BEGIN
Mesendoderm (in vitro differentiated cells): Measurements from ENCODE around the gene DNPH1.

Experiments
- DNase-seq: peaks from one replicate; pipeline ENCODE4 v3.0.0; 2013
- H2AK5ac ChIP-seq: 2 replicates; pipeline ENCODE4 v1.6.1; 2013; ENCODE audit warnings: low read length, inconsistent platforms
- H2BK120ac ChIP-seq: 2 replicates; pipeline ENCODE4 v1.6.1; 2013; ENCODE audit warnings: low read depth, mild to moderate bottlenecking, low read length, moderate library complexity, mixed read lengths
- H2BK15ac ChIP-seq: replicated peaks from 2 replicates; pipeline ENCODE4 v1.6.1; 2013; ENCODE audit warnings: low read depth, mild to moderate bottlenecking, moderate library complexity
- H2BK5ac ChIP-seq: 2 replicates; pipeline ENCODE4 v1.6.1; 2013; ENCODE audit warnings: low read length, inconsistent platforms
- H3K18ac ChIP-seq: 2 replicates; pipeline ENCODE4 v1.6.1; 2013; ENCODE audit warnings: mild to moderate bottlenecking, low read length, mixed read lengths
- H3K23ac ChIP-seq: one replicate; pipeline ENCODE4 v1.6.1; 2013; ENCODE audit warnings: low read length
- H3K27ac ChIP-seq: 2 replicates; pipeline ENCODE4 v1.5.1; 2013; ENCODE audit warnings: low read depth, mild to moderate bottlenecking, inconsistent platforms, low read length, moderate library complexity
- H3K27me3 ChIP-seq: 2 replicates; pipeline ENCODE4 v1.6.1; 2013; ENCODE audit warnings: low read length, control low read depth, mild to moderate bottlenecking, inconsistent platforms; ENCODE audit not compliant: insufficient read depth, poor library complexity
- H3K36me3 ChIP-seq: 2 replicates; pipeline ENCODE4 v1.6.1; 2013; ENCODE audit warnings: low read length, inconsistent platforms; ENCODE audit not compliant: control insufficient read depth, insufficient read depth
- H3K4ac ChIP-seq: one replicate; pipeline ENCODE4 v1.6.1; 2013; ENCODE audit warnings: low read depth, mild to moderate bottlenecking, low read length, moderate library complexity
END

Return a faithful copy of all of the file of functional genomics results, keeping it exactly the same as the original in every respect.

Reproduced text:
Mesendoderm (in vitro differentiated cells): Measurements from ENCODE around the gene DNPH1.

Experiments
- DNase-seq: peaks from one replicate; pipeline ENCODE4 v3.0.0; 2013
- H2AK5ac ChIP-seq: 2 replicates; pipeline ENCODE4 v1.6.1; 2013; ENCODE audit warnings: low read length, inconsistent platforms
- H2BK120ac ChIP-seq: 2 replicates; pipeline ENCODE4 v1.6.1; 2013; ENCODE audit warnings: low read depth, mild to moderate bottlenecking, low read length, moderate library complexity, mixed read lengths
- H2BK15ac ChIP-seq: replicated peaks from 2 replicates; pipeline ENCODE4 v1.6.1; 2013; ENCODE audit warnings: low read depth, mild to moderate bottlenecking, moderate library complexity
- H2BK5ac ChIP-seq: 2 replicates; pipeline ENCODE4 v1.6.1; 2013; ENCODE audit warnings: low read length, inconsistent platforms
- H3K18ac ChIP-seq: 2 replicates; pipeline ENCODE4 v1.6.1; 2013; ENCODE audit warnings: mild to moderate bottlenecking, low read length, mixed read lengths
- H3K23ac ChIP-seq: one replicate; pipeline ENCODE4 v1.6.1; 2013; ENCODE audit warnings: low read length
- H3K27ac ChIP-seq: 2 replicates; pipeline ENCODE4 v1.5.1; 2013; ENCODE audit warnings: low read depth, mild to moderate bottlenecking, inconsistent platforms, low read length, moderate library complexity
- H3K27me3 ChIP-seq: 2 replicates; pipeline ENCODE4 v1.6.1; 2013; ENCODE audit warnings: low read length, control low read depth, mild to moderate bottlenecking, inconsistent platforms; ENCODE audit not compliant: insufficient read depth, poor library complexity
- H3K36me3 ChIP-seq: 2 replicates; pipeline ENCODE4 v1.6.1; 2013; ENCODE audit warnings: low read length, inconsistent platforms; ENCODE audit not compliant: control insufficient read depth, insufficient read depth
- H3K4ac ChIP-seq: one replicate; pipeline ENCODE4 v1.6.1; 2013; ENCODE audit warnings: low read depth, mild to moderate bottlenecking, low read length, moderate library complexity